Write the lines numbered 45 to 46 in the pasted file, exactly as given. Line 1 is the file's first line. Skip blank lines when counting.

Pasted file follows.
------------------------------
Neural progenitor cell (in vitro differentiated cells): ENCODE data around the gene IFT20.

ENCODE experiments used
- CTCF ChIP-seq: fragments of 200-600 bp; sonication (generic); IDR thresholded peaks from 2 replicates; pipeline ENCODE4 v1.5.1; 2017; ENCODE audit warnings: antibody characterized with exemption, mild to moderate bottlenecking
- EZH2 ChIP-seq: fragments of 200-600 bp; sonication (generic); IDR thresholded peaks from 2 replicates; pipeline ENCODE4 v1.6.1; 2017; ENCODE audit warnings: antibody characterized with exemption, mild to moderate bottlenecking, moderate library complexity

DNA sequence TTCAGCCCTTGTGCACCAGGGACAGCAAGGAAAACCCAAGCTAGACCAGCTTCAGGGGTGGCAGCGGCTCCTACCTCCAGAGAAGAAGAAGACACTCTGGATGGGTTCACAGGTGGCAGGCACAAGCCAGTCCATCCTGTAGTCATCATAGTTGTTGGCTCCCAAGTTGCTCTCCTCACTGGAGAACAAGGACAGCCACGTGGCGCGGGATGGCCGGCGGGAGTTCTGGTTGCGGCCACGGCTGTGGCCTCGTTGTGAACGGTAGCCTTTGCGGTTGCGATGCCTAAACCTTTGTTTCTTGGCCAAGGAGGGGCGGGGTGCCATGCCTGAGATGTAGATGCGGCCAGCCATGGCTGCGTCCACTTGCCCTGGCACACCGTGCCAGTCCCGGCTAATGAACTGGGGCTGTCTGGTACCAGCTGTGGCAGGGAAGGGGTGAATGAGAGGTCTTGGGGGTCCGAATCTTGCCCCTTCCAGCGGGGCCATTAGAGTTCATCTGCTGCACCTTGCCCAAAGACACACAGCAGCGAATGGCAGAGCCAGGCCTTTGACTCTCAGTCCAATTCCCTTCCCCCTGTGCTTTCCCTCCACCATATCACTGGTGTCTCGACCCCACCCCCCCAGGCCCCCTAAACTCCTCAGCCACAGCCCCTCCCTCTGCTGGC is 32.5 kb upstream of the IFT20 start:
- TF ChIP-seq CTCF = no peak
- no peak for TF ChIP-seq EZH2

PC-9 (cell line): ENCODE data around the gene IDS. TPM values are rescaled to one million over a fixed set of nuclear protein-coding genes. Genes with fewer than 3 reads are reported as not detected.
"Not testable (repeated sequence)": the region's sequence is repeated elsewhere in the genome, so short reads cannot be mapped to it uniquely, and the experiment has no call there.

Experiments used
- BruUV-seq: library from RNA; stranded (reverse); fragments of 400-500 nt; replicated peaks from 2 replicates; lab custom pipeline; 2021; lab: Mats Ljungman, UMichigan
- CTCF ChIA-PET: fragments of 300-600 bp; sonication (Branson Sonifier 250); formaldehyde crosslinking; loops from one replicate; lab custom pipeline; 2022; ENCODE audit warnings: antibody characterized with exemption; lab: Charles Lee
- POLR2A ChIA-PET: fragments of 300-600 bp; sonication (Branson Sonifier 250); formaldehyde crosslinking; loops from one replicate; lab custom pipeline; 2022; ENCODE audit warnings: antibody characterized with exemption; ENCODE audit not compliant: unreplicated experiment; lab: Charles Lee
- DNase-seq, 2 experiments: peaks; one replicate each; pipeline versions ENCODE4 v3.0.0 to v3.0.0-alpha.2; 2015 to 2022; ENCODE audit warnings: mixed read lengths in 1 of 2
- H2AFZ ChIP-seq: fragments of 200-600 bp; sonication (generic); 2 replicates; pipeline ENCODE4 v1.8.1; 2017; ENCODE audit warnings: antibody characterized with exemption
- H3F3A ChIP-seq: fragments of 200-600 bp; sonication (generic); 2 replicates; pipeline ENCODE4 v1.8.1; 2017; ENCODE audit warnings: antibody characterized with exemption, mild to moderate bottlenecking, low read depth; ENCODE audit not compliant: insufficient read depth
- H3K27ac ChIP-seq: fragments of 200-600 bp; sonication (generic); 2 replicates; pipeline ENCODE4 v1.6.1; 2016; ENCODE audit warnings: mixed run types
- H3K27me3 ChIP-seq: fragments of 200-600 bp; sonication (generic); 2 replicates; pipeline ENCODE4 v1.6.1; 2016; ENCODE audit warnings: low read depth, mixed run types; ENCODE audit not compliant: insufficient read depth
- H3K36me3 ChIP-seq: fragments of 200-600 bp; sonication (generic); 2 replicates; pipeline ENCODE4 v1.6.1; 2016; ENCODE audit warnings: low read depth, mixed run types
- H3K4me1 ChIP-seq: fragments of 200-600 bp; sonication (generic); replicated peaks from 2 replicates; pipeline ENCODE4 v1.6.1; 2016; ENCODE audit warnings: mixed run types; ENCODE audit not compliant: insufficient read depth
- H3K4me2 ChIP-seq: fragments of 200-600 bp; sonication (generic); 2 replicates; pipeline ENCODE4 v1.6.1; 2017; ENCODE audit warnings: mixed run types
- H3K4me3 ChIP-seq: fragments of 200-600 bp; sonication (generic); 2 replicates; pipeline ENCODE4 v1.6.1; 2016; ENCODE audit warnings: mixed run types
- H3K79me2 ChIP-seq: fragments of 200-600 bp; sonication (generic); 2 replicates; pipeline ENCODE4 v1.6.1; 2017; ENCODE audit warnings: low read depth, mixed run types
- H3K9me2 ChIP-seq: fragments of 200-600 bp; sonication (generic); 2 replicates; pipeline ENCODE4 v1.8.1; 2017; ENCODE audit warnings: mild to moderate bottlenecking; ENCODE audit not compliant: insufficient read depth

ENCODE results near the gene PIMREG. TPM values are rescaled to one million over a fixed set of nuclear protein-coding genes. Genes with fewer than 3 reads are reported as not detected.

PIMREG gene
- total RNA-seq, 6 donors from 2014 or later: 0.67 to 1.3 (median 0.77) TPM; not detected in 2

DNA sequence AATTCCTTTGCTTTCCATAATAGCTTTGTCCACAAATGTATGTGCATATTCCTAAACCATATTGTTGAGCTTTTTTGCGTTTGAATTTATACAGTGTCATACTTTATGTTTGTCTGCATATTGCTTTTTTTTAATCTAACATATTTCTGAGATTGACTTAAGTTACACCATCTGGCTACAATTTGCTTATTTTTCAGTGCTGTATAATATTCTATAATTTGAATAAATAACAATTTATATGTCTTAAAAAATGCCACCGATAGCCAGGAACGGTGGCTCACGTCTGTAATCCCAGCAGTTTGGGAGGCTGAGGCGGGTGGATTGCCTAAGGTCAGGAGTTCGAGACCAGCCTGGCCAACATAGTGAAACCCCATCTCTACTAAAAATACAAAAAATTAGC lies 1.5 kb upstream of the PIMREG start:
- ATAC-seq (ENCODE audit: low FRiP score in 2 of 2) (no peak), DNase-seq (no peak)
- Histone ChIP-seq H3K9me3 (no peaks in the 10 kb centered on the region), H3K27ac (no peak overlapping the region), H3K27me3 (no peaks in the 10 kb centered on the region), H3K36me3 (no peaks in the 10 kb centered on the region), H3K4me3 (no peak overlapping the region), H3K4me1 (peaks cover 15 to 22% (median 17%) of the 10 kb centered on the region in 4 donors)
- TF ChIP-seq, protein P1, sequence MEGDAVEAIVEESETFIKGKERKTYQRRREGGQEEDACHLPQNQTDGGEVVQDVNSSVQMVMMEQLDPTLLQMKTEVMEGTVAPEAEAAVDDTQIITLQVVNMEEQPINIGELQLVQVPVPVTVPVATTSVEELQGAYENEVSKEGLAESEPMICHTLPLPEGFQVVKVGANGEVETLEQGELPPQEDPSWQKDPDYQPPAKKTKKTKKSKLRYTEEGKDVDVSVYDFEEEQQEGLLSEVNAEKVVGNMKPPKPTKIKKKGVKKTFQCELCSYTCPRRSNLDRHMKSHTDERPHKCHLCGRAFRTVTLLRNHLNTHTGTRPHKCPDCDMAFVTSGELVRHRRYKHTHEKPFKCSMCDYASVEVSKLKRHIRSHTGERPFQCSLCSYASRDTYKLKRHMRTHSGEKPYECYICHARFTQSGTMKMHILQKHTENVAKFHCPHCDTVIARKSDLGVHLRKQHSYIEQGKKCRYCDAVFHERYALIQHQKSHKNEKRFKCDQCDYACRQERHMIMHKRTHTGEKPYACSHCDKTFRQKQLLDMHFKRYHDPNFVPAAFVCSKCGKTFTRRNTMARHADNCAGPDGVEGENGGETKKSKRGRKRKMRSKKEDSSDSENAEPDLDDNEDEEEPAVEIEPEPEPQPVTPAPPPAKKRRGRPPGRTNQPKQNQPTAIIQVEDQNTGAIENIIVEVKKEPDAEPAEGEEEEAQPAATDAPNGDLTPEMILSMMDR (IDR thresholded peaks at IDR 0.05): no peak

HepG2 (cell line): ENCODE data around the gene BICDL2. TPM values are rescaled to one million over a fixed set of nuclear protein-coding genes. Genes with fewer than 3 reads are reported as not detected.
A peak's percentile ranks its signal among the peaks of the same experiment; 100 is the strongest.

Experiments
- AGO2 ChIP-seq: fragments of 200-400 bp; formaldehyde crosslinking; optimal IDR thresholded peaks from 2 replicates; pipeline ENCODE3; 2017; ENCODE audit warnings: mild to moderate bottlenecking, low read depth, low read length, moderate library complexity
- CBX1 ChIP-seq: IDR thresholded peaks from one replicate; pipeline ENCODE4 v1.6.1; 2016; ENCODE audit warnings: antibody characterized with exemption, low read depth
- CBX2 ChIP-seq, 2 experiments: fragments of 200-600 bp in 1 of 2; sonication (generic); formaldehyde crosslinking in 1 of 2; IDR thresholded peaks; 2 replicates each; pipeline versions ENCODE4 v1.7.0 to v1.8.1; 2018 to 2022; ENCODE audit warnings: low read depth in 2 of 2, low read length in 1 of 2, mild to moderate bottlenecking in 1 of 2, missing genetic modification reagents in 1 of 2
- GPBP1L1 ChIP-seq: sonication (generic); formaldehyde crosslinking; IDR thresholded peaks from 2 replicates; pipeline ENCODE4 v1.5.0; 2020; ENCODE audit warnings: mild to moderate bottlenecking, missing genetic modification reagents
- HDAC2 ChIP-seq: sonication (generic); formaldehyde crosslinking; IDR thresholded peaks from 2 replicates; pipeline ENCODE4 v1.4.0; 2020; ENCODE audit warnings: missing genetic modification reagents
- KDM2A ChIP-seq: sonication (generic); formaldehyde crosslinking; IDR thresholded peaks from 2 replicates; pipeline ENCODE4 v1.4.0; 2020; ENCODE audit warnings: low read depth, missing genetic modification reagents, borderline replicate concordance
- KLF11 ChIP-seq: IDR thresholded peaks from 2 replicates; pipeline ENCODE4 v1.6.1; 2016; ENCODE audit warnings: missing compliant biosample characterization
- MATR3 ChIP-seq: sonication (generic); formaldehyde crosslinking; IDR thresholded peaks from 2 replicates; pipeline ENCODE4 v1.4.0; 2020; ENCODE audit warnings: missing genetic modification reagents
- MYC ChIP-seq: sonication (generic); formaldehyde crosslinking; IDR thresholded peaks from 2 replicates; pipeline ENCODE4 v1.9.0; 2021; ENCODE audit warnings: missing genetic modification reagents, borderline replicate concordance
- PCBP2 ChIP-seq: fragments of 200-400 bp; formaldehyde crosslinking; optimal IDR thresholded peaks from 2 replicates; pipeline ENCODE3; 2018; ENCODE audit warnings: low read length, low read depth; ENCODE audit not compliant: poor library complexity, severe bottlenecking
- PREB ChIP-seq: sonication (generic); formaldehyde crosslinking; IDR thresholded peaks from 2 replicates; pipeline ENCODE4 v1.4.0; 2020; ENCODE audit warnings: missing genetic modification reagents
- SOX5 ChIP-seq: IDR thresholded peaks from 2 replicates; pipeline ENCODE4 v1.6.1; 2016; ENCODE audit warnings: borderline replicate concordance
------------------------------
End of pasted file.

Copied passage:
- PREB ChIP-seq: sonication (generic); formaldehyde crosslinking; IDR thresholded peaks from 2 replicates; pipeline ENCODE4 v1.4.0; 2020; ENCODE audit warnings: missing genetic modification reagents
- SOX5 ChIP-seq: IDR thresholded peaks from 2 replicates; pipeline ENCODE4 v1.6.1; 2016; ENCODE audit warnings: borderline replicate concordance